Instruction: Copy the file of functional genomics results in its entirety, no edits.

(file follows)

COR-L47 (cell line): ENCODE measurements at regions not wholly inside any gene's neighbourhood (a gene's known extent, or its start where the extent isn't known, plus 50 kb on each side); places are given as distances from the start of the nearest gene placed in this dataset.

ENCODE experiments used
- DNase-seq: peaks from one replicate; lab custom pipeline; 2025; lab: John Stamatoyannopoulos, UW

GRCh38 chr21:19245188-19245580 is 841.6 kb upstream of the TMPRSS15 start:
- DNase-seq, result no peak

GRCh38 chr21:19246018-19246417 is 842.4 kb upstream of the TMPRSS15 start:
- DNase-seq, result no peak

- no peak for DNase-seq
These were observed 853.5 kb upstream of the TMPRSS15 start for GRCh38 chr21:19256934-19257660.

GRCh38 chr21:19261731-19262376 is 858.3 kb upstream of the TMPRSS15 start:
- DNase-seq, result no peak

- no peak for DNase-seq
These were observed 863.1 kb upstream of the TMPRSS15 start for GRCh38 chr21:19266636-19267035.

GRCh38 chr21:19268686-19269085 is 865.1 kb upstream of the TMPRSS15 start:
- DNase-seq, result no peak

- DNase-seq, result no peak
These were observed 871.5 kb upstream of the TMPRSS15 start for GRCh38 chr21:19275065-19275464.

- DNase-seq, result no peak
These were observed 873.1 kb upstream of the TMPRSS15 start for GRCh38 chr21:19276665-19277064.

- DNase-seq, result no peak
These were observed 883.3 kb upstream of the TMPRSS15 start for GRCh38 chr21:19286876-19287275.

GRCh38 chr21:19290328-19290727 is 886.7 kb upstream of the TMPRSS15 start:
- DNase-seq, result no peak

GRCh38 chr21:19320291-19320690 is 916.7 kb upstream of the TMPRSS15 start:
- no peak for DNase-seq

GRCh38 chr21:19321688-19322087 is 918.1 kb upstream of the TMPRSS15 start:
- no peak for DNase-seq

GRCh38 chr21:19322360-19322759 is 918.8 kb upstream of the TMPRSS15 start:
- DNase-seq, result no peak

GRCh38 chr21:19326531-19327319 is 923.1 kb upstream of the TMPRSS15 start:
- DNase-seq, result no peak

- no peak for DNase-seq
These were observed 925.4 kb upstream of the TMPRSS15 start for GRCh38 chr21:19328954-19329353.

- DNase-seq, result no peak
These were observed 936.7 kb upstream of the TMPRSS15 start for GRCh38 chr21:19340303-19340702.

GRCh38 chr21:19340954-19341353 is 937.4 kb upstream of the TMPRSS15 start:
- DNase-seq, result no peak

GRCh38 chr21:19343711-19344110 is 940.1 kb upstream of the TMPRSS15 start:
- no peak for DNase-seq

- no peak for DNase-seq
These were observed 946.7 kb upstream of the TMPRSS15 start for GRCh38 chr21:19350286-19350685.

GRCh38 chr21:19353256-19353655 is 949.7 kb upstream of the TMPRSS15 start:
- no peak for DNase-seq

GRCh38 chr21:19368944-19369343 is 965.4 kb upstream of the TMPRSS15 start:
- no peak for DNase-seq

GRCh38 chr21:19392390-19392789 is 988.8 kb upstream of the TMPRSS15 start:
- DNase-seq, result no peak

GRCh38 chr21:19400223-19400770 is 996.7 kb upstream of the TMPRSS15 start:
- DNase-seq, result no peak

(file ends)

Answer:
COR-L47 (cell line): ENCODE measurements at regions not wholly inside any gene's neighbourhood (a gene's known extent, or its start where the extent isn't known, plus 50 kb on each side); places are given as distances from the start of the nearest gene placed in this dataset.

ENCODE experiments used
- DNase-seq: peaks from one replicate; lab custom pipeline; 2025; lab: John Stamatoyannopoulos, UW

GRCh38 chr21:19245188-19245580 is 841.6 kb upstream of the TMPRSS15 start:
- DNase-seq, result no peak

GRCh38 chr21:19246018-19246417 is 842.4 kb upstream of the TMPRSS15 start:
- DNase-seq, result no peak

- no peak for DNase-seq
These were observed 853.5 kb upstream of the TMPRSS15 start for GRCh38 chr21:19256934-19257660.

GRCh38 chr21:19261731-19262376 is 858.3 kb upstream of the TMPRSS15 start:
- DNase-seq, result no peak

- no peak for DNase-seq
These were observed 863.1 kb upstream of the TMPRSS15 start for GRCh38 chr21:19266636-19267035.

GRCh38 chr21:19268686-19269085 is 865.1 kb upstream of the TMPRSS15 start:
- DNase-seq, result no peak

- DNase-seq, result no peak
These were observed 871.5 kb upstream of the TMPRSS15 start for GRCh38 chr21:19275065-19275464.

- DNase-seq, result no peak
These were observed 873.1 kb upstream of the TMPRSS15 start for GRCh38 chr21:19276665-19277064.

- DNase-seq, result no peak
These were observed 883.3 kb upstream of the TMPRSS15 start for GRCh38 chr21:19286876-19287275.

GRCh38 chr21:19290328-19290727 is 886.7 kb upstream of the TMPRSS15 start:
- DNase-seq, result no peak

GRCh38 chr21:19320291-19320690 is 916.7 kb upstream of the TMPRSS15 start:
- no peak for DNase-seq

GRCh38 chr21:19321688-19322087 is 918.1 kb upstream of the TMPRSS15 start:
- no peak for DNase-seq

GRCh38 chr21:19322360-19322759 is 918.8 kb upstream of the TMPRSS15 start:
- DNase-seq, result no peak

GRCh38 chr21:19326531-19327319 is 923.1 kb upstream of the TMPRSS15 start:
- DNase-seq, result no peak

- no peak for DNase-seq
These were observed 925.4 kb upstream of the TMPRSS15 start for GRCh38 chr21:19328954-19329353.

- DNase-seq, result no peak
These were observed 936.7 kb upstream of the TMPRSS15 start for GRCh38 chr21:19340303-19340702.

GRCh38 chr21:19340954-19341353 is 937.4 kb upstream of the TMPRSS15 start:
- DNase-seq, result no peak

GRCh38 chr21:19343711-19344110 is 940.1 kb upstream of the TMPRSS15 start:
- no peak for DNase-seq

- no peak for DNase-seq
These were observed 946.7 kb upstream of the TMPRSS15 start for GRCh38 chr21:19350286-19350685.

GRCh38 chr21:19353256-19353655 is 949.7 kb upstream of the TMPRSS15 start:
- no peak for DNase-seq

GRCh38 chr21:19368944-19369343 is 965.4 kb upstream of the TMPRSS15 start:
- no peak for DNase-seq

GRCh38 chr21:19392390-19392789 is 988.8 kb upstream of the TMPRSS15 start:
- DNase-seq, result no peak

GRCh38 chr21:19400223-19400770 is 996.7 kb upstream of the TMPRSS15 start:
- DNase-seq, result no peak